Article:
My wife once asked why I cared about getting a formal Asperger’s diagnosis and why I felt the need to label myself accordingly. She said that labels can be problematic. Children are frequently tagged as something (Asperger’s / ASD, ADHD, high anxiety, or whatever), and are then treated differently to help them “cope”. But treating them differently often causes trouble. Just watch Parenthood and you’ll know what she means.
In the TV show, a child named Max is diagnosed with Asperger’s. His parents subsequently use that as an excuse to shelter the ever loving daylights out of this poor, fictional child. They do things like go around town asking families to use electric lights instead of candles in their Halloween jack-o’-lanterns because he’s afraid of candles — rather than helping him actually cope with the real world (because candles happen). Do I get why they would do that? Sure. Do I think it’s actually helping Max learn how to function independently? Absolutely not.
Anyway. My point is that my wife legitimately argues that labels can be harmful. People have a tendency to assume what you’ll do based on those labels, rather than reacting to what you actually do. This is self limiting, and it prevents individuals from actually dealing with their challenges. So why do I get defensive when she asks my why I care about officially having an Asperger’s / ASD diagnosis?
I think there are a couple reasons. Labels can be validating (i.e. I now understand why I am the way I am), and they can be incredibly valuable when used properly.
For my whole life, I’ve been “awkward”. I take a little too long to understand jokes, usually misread whether my boss is actually going for a high five, and can’t make sustained eye contact without getting headaches (…I’ll stop there, rather than going on for a couple hours about what makes me awkward). This has resulted in significant anxiety throughout my life. I would beat myself up trying to understand why I don’t just “get it”. I mean there are only a couple options — handshake, high five, or fist bump. This shouldn’t be that hard, right?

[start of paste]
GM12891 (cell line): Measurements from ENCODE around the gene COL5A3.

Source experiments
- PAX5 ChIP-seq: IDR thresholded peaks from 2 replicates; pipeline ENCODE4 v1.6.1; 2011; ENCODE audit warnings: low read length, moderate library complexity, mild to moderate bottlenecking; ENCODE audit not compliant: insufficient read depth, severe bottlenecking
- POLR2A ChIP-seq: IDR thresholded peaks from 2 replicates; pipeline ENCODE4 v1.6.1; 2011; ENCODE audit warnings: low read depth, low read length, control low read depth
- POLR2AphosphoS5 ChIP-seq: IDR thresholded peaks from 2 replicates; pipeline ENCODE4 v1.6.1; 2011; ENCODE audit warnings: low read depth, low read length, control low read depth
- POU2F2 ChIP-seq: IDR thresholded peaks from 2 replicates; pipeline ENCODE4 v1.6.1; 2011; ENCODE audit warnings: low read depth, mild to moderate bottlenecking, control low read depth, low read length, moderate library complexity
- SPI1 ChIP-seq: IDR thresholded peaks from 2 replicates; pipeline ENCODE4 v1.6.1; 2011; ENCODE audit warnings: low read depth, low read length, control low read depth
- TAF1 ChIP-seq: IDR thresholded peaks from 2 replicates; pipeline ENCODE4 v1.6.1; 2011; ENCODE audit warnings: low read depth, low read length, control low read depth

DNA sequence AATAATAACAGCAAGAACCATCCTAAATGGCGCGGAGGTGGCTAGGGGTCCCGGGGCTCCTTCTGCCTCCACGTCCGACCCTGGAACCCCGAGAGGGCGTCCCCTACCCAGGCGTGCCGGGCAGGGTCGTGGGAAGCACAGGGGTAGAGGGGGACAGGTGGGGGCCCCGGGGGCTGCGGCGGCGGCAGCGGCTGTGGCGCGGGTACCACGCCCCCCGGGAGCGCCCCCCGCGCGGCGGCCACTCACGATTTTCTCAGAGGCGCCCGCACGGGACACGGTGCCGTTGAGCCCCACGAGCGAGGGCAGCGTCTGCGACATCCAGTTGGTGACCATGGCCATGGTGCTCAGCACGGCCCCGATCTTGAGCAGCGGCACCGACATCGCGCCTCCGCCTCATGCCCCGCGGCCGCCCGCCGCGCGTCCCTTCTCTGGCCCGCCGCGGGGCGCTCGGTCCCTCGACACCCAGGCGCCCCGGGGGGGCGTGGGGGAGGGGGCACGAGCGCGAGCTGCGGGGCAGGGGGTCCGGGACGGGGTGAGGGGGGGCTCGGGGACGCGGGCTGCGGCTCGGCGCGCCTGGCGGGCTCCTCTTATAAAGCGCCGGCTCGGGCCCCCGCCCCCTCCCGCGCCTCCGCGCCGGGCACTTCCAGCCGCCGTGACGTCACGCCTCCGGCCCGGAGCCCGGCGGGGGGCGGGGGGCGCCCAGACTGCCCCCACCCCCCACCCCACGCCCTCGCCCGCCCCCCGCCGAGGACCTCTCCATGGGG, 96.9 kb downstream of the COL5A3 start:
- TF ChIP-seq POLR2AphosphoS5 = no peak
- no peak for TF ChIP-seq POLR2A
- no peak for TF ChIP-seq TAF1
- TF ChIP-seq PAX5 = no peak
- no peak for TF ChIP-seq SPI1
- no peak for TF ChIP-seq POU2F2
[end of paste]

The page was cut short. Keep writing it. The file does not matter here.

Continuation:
But it is. Because I’m wired to make sure that it is, and knowing that has given me peace of mind. It doesn’t mean that social situations are any less stressful, but now I don’t double dip my anxiety. Instead of perseverating on both the awkwardness of an encounter and my frustration with myself for making it so awkward, I can now focus on just the former. Plus, it’s made it easier for me to embrace the awkwardness. It’s a part of my identity, and people seem to respect me more if I just own that.
Understanding the root cause also makes it easier to improve in the ways I want to improve. It’s not that I want to dramatically change my personality. I’m happy being who I am and the way I am. But I wouldn’t mind reducing my anxiety levels by one or two or twenty times.
There’s a significant amount of research into autism and Asperger’s, especially around how to deal with our particular challenges. Knowing that the research exists and applies to me has helped me find the tools I need to be a happier person.